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The first known company to produce an integrated report was the Danish industrial biotechnology company Novozymes. The second page of the company's compact 108-page 2002 annual report simply declares: "Integrated annual report, Environmental and Social Report."7 In his CEO Statement,8 President and CEO Steen Riisgaard declared:

Three bottom lines for future annual reports

This year and in future years Novozymes publishes a combined annual report with information on the areas that we believe to be most important for the majority of our stakeholders. This report is an integrated financial, environmental, and social report that also focuses on knowledge and the economic significance of our business. Our decision to bring everything together in one report is a natural consequence of business and sustainability moving ever closer together, and of various stakeholders asking for a wider overview of the business. We have chosen to keep the printed report relatively short and publish more detailed information on CD-ROM and on the Internet. We plan to expand this in-depth reporting for specific target groups in the coming years. Happy reading!

Riisgaard's use of the term "combined report," in contrast to the label, "integrated report," on the second page raised a debate that continues to this day. Although the degree to which interdependencies between financial and ESG performance must be disclosed to earn the title "integrated report" remains contentious, most parties would distinguish between a "combined report" that merely contains information on ESG performance and an "integrated report" insofar as the latter provides this information in a way that shows the relationships between them. Novozymes' integrated report was driven by the now-familiar themes of sustain ability's increasing centrality to business success and the rising importance of stakeholders. Both issues point to the question, still being debated today, of exactly whom the audience for an integrated report should be.

Introducing the distinction between an integrated report and integrated reporting, Riisgaard pointedly noted the brevity of this 2002 integrated report, saying that supplementary information could be found on Novozymes' website. Integrated reporting both enables more detailed disclosure to specific stakeholders and more "real time" disclosures, albeit not necessarily in the format of a formal "report."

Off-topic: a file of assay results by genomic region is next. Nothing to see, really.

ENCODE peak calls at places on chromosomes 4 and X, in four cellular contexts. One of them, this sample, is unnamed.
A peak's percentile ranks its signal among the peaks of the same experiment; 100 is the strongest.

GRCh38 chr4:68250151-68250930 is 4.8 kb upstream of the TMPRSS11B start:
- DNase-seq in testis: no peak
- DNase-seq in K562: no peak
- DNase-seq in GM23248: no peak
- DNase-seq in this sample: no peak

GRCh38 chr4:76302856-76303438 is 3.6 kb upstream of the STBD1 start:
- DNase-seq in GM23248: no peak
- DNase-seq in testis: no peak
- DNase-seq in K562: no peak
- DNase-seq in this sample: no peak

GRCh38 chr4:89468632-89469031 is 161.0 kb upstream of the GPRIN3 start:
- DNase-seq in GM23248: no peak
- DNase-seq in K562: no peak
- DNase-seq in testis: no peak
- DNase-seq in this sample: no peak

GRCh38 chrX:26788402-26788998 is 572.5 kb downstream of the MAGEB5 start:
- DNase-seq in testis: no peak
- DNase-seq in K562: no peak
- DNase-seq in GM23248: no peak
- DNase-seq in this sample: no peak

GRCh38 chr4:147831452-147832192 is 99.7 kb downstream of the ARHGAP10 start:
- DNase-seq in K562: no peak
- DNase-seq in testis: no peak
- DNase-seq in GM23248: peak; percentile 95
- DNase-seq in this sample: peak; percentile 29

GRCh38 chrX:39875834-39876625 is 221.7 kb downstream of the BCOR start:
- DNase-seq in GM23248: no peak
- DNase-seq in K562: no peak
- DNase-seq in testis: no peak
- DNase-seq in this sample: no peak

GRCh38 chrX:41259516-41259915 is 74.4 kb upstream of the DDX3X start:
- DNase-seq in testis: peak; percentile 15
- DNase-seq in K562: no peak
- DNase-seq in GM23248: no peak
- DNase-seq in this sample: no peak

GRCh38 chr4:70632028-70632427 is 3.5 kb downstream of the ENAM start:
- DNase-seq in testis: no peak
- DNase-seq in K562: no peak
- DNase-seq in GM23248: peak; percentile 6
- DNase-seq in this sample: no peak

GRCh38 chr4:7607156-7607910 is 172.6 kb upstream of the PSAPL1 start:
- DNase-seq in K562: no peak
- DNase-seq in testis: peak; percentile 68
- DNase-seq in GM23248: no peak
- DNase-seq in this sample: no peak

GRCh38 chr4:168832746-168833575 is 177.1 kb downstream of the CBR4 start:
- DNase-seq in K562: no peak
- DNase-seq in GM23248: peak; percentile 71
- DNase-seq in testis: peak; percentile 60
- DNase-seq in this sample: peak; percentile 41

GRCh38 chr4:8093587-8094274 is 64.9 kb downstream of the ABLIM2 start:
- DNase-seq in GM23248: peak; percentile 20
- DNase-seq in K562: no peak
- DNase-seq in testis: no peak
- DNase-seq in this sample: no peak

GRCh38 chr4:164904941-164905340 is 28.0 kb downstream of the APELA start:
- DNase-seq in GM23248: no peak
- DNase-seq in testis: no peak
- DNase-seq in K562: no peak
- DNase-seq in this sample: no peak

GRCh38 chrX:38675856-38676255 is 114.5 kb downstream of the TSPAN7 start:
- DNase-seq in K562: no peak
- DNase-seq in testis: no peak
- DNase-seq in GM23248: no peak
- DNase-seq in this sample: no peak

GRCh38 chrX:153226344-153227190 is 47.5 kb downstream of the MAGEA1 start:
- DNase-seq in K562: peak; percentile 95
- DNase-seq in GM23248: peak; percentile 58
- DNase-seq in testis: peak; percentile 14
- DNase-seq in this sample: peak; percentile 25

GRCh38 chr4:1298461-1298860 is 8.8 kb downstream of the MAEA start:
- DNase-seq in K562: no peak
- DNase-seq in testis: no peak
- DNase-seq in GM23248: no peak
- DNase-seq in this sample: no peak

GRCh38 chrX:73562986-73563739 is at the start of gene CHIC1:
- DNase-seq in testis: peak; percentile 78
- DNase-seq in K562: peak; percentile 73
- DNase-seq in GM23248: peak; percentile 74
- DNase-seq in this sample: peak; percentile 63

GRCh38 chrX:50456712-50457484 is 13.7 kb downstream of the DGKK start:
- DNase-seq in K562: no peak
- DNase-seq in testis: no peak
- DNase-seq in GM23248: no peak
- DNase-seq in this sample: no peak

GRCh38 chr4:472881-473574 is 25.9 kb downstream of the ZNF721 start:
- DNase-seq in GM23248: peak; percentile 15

While it is clear that Novozymes' 2002 report was more combined than integrated, the progressive nature of its nonfinancial performance disclosures and consideration of noninvestor stakeholders demonstrate that the company had begun to build the foundation for a truly integrated report. In addition to revealing performance on a number of environmental and social indicators, the report presented a section titled "Knowledge as a strategic resource," which discussed process and technology, innovations, and the aggressive patenting of results. Also addressed were customer needs and organizational and employee development.9 In considering these issues, Novozymes anticipated the intangible assets or "capitals" of intellectual, human, and social and relationship that feature prominently in "International <IR> Framework" (<IR> Framework) published by the International Integrated Reporting Council (IIRC) in December 2013.

In its commitment to better integration of social10 and environmental11 issues into the development of its overall strategic objectives, Novozymes arguably laid a foundation for exploring how environmental and social performance are linked to business success—and thus, integrated reporting. To do so, the company used GRI's G2 Guidelines as a basis for its Triple Bottom Line reporting,12 indicating that GRI was involved with integrated reporting from the movement's inception and in the very early days of GRI itself. Although the term "materiality" was not mentioned in the report, the company established a 2003 goal to "Explore and implement new approaches to stakeholder engagement."13

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